The defense is reverting back to a 4-3 scheme in order to take advantage of a line that is expected to be the strength of the Cougar defense this fall. All-Conference senior Philip Hunt, who notched 10.5 sacks and 18 TFLs last season, is the star of the defense. He is joined on the line by seniors Tate Stewart and Ell Ash and sophomore Isaiah Thompson. Experienced backups include seniors Cody Pree and Jake Ebner and transfer Tyrell Graham, who previously played linebacker at Arkansas. Unfortunately, another top D-line sub, Billy Hartford, suffered an ACL injury in practice and is done for the season.
The defense will likely have to rely on the line to stop the run because they feature only one returning starting linebacker, Cody Lubojasky. Lubojasky, a four-year starter, had 59 tackles last season. Junior Matt Nicholson, who played in every game last season and notched 36 tackles, will be joining him, and as will true freshman Marcus McGraw. This position is clearly the weak spot in the defense.
The secondary is going to be anchored by safety Kenneth Fontennette, another defensive leader and all-conference player who had 65 tackles and four interceptions last year. Safety Earnest Miller and corners Quinte Williams and Brandon Brinkley also return from last season’s squad. While the secondary did lead the conference in pass defense, they also gave up 28 touchdowns last season and only managed to pick off 14 interceptions, so there is plenty of room for improvement.
Special Teams were clearly an area of neglect during the Briles era, and it showed. The Cougars were 114th (out of 119 FBS teams) in net punting average, and kicking game (or lack thereof) cost the Cougars at least one win last year (when T. J. Lawrence missed not one, but two, late field goals against East Carolina). Replacing Lawrence at place kicker is Ben Bell, who is back after sitting out all of last season. He is usually reliable from inside 40 yards. He is being pushed, however, by true freshman Jordan Mannisto, who has impressed in practice. Chase Turner returns as punter; after a slow start, he came on strong last season and averaged 42.7 yards per punt. He needs better punt return coverage; the Cougars also need to a better job with kick returns this fall.
Penalties and turnovers were other problems for the Cougars last year, as the team was among the top ten most-penalized programs in FBS last season and was 99th in turnover margin.
SCHEDULE AND OUTLOOK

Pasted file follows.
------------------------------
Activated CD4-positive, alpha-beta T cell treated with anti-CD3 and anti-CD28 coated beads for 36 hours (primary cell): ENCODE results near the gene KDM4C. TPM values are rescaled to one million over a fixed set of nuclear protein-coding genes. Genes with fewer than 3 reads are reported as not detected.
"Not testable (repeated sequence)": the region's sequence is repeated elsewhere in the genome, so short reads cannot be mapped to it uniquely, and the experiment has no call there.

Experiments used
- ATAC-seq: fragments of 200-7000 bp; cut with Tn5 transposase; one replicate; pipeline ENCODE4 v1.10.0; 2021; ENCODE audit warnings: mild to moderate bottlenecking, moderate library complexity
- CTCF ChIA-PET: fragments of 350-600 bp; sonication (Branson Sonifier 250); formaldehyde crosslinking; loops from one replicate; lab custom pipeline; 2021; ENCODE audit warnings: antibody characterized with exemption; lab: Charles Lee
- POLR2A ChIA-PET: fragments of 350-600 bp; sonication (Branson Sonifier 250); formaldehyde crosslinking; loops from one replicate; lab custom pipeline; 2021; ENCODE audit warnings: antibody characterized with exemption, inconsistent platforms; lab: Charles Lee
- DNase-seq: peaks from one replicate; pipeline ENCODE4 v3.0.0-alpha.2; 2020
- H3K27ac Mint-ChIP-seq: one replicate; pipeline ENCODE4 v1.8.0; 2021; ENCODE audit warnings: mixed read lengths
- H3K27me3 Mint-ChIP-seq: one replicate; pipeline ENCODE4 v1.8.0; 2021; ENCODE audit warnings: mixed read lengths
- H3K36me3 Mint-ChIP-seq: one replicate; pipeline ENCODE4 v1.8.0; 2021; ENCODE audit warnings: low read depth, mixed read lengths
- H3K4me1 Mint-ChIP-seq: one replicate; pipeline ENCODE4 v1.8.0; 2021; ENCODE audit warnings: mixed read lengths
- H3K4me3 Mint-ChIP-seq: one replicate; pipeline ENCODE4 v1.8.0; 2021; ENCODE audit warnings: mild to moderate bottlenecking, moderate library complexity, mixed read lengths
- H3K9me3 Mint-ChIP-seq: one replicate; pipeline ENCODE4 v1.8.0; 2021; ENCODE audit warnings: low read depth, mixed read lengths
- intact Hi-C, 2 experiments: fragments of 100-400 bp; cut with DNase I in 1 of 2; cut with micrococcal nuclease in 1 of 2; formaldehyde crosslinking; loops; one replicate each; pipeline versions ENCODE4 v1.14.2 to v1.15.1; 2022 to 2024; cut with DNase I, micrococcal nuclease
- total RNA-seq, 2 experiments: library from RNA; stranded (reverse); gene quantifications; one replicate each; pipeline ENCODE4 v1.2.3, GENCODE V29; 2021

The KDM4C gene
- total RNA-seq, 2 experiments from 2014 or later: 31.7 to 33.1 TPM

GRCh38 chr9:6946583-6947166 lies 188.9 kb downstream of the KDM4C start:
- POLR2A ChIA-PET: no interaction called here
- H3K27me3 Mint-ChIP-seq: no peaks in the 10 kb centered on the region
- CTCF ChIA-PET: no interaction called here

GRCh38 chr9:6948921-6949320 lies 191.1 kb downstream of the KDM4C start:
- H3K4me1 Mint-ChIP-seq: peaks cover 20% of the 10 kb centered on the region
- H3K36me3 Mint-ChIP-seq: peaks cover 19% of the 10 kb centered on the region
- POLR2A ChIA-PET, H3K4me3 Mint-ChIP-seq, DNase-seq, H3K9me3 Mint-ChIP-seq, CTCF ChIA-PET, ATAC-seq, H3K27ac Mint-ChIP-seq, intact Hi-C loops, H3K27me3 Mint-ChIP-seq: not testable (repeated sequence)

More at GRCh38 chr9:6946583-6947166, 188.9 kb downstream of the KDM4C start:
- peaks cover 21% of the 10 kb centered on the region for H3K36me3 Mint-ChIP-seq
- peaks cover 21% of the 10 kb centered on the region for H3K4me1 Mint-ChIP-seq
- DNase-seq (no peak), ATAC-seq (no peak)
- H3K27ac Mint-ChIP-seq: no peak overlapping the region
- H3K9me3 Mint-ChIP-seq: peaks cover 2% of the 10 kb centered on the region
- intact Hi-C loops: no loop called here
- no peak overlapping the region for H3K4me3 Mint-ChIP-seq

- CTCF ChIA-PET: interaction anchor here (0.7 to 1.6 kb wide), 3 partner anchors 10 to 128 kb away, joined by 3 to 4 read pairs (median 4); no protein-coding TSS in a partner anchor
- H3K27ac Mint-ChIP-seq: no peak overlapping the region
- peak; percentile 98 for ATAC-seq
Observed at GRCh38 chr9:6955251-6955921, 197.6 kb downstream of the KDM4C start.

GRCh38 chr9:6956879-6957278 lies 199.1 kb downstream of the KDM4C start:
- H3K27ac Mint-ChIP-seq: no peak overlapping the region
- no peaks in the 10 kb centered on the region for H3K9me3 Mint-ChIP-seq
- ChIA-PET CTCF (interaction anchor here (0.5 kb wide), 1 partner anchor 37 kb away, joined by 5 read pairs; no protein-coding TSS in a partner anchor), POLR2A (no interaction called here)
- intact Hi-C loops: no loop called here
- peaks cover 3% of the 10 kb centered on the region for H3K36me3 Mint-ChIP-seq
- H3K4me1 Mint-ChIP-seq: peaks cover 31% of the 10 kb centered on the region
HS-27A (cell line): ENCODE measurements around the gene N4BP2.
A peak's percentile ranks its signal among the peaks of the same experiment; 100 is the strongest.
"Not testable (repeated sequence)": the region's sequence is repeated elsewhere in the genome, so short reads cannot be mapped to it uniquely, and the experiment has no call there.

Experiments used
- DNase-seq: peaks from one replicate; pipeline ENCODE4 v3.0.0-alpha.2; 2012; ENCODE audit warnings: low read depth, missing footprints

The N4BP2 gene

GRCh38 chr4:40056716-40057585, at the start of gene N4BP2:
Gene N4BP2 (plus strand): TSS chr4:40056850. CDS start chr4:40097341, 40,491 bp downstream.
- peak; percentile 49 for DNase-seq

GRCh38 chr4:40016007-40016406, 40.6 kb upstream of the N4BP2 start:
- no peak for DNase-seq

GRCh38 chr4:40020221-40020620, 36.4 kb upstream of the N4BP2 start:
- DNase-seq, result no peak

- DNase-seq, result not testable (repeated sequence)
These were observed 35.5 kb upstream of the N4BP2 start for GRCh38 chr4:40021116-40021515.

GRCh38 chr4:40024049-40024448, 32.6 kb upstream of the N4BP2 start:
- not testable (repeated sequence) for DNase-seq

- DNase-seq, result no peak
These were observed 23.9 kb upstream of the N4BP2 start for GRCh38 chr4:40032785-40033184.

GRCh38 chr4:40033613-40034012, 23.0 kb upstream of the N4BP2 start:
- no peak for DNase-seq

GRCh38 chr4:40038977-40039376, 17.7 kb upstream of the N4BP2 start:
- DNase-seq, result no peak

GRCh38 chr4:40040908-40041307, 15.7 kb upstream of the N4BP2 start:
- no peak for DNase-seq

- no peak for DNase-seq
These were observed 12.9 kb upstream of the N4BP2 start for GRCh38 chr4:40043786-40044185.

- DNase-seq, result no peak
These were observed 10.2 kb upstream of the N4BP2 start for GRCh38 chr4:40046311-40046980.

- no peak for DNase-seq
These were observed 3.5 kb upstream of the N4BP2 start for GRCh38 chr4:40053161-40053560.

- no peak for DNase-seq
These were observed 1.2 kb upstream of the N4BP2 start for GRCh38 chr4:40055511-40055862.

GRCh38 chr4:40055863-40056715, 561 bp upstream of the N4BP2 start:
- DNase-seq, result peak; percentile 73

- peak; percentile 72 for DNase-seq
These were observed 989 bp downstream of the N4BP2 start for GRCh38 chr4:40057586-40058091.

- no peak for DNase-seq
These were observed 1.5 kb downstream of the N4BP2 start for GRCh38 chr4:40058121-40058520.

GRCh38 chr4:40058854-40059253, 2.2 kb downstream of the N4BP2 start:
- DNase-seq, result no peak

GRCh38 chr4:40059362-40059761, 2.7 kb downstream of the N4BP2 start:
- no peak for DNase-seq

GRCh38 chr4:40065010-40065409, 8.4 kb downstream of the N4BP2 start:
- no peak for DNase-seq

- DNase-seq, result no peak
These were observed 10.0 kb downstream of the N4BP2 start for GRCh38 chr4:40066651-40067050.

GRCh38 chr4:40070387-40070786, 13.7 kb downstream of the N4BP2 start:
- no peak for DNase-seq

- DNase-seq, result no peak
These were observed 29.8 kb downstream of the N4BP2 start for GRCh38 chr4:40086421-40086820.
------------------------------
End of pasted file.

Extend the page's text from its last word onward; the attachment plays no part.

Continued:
The Coogs start the Sumlin era at home against Southern, but then have to go on the road for five of the next seven games, starting with a trip to Stillwater to play Oklahoma State and to Fort Collins to play Colorado State. The Cowboys lost to Houston at Robertson Stadium two years ago and will have revenge on their minds, while the UH offense will probably still be working out some kinks. The Cougars then play a pair of Mountain West teams, hosting Air Force and then going to the thin air of Fort Collins to play Colorado State. The Cougar road trip continues the following week with a trip to Greenville, North Carolina to play the East Carolina Pirates.
After a well-timed bye week in early October, the Coogs host UAB and then go on another back-to-back road trip. The game against SMU and new coach June Jones in Dallas will likely be a shootout, and a Tuesday night game against Marshall will give the Coogs some exposure on ESPN. November, however, shapes up nicely. The Cougars do not have to leave the City of Houston and get two of their toughest divisional opponents, Tulsa and UTEP, at home along with Tulane. The Bayou Bucket at Rice Stadium is the last game of the season.
How the Cougars perform in 2008 is going to depend on a variety of factors. The team certainly returns a lot of talent, and that along with a reasonably-favorable schedule are reasons for optimism. But there are also a lot of questions that remain to be answered. How will Sumlin and the rest of his staff adapt to their new roles as coaches? How quickly will the offensive players grasp Holgerson’s spread offense? How will the two biggest question marks on the team – wide receivers and linebackers – perform? Will there be significant improvement in special teams, penalties and turnovers? The answers to these questions will be the difference between contending for the C-USA title and a rough, transitional year.
Thomas B. Gray
Dubai, United Arab Emirates